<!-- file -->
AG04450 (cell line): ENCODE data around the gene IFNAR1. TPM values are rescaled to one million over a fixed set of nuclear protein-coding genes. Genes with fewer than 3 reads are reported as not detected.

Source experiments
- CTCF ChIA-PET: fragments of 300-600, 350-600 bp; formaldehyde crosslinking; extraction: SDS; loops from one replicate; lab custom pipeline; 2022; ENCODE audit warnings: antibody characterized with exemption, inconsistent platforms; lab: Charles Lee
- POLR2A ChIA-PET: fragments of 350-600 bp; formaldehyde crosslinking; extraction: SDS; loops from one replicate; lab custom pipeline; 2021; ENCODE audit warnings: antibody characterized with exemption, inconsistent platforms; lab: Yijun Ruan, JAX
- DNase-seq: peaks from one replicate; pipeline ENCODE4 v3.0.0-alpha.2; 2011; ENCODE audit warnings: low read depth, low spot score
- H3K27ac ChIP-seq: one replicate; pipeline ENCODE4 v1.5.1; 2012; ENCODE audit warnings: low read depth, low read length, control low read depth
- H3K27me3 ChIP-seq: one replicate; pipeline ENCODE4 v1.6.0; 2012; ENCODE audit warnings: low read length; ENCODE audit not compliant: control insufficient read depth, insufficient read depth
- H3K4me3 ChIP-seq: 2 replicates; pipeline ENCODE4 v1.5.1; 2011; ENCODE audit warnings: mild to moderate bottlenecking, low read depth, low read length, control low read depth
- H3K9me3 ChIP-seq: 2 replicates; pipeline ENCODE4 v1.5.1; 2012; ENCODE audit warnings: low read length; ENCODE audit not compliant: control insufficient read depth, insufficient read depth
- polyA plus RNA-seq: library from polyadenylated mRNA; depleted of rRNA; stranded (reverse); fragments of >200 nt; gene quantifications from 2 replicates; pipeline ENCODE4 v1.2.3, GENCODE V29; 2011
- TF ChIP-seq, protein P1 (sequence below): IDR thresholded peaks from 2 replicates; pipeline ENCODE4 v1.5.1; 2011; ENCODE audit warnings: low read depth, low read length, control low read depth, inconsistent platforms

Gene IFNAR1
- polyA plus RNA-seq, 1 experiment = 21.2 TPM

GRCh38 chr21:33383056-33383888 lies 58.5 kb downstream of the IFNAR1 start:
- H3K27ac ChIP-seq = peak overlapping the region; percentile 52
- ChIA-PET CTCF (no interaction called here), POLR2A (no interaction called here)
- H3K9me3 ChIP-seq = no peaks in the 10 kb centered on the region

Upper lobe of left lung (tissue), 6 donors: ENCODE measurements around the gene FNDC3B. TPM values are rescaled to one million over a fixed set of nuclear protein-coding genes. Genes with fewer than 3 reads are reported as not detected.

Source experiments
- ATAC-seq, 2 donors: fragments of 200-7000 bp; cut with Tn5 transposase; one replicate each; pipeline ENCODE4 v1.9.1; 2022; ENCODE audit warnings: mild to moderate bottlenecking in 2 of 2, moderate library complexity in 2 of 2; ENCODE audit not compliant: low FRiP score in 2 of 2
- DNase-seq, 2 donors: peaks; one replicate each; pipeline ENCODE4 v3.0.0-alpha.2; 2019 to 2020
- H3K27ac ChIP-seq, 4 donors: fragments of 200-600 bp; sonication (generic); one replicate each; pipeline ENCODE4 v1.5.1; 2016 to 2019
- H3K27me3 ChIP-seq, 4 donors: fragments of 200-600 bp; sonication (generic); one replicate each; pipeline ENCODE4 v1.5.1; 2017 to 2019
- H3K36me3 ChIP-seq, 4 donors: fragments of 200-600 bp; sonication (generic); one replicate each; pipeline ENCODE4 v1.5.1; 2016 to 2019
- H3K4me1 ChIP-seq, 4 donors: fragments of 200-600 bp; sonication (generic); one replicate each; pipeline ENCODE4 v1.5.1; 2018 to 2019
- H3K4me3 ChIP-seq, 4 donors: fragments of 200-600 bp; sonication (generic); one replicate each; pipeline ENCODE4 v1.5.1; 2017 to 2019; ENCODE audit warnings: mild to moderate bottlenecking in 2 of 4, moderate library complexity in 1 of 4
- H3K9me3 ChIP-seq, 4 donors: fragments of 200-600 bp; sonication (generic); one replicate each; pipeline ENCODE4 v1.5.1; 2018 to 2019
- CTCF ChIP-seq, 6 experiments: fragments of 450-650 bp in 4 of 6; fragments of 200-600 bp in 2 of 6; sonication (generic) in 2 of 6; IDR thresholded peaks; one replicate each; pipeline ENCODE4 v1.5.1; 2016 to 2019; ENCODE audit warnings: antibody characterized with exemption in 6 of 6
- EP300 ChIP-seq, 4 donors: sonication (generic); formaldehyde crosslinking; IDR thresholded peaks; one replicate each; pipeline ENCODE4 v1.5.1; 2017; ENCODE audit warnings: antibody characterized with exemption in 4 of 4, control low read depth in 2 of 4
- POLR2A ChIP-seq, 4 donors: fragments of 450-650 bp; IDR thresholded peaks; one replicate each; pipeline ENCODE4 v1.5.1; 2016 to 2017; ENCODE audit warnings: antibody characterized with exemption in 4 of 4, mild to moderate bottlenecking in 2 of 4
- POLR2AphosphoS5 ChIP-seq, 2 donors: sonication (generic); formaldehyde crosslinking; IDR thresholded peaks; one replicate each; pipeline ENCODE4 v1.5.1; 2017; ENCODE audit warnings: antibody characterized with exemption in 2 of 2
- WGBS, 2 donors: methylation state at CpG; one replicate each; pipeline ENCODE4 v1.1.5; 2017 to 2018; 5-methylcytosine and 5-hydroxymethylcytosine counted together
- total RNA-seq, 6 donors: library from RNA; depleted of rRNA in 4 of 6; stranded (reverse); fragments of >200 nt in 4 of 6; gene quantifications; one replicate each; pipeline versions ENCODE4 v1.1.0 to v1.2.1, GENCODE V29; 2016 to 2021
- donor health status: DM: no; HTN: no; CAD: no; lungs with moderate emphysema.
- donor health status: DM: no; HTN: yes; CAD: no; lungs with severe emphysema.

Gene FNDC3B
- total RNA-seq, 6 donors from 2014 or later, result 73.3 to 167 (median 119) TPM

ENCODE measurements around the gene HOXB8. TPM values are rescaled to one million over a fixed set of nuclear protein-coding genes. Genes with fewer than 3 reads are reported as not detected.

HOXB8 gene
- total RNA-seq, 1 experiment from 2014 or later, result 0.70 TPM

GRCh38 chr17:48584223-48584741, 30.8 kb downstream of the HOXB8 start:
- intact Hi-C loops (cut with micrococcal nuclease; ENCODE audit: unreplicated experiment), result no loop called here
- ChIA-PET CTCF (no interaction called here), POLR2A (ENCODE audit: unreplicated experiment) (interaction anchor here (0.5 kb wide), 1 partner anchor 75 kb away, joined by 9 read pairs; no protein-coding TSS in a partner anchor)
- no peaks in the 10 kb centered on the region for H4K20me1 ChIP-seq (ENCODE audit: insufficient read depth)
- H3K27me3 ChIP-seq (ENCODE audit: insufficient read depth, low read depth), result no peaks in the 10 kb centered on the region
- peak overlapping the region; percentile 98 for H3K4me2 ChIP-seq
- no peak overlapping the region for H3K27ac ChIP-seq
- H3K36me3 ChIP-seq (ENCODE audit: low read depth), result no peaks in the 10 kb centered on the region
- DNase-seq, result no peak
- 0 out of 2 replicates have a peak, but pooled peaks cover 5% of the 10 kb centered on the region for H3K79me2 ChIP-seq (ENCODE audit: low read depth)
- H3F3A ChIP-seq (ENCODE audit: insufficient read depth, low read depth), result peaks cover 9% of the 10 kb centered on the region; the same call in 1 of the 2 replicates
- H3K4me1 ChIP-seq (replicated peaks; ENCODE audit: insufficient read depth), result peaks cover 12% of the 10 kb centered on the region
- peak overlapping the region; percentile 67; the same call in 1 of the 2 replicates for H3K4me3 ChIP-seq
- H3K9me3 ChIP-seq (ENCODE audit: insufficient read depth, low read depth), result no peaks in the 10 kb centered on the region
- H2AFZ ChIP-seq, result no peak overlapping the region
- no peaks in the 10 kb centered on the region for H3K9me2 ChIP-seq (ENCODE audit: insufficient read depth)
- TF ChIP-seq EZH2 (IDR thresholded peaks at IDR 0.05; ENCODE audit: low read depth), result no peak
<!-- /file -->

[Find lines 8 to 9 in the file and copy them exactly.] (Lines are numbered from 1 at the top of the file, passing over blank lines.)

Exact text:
- H3K4me3 ChIP-seq: 2 replicates; pipeline ENCODE4 v1.5.1; 2011; ENCODE audit warnings: mild to moderate bottlenecking, low read depth, low read length, control low read depth
- H3K9me3 ChIP-seq: 2 replicates; pipeline ENCODE4 v1.5.1; 2012; ENCODE audit warnings: low read length; ENCODE audit not compliant: control insufficient read depth, insufficient read depth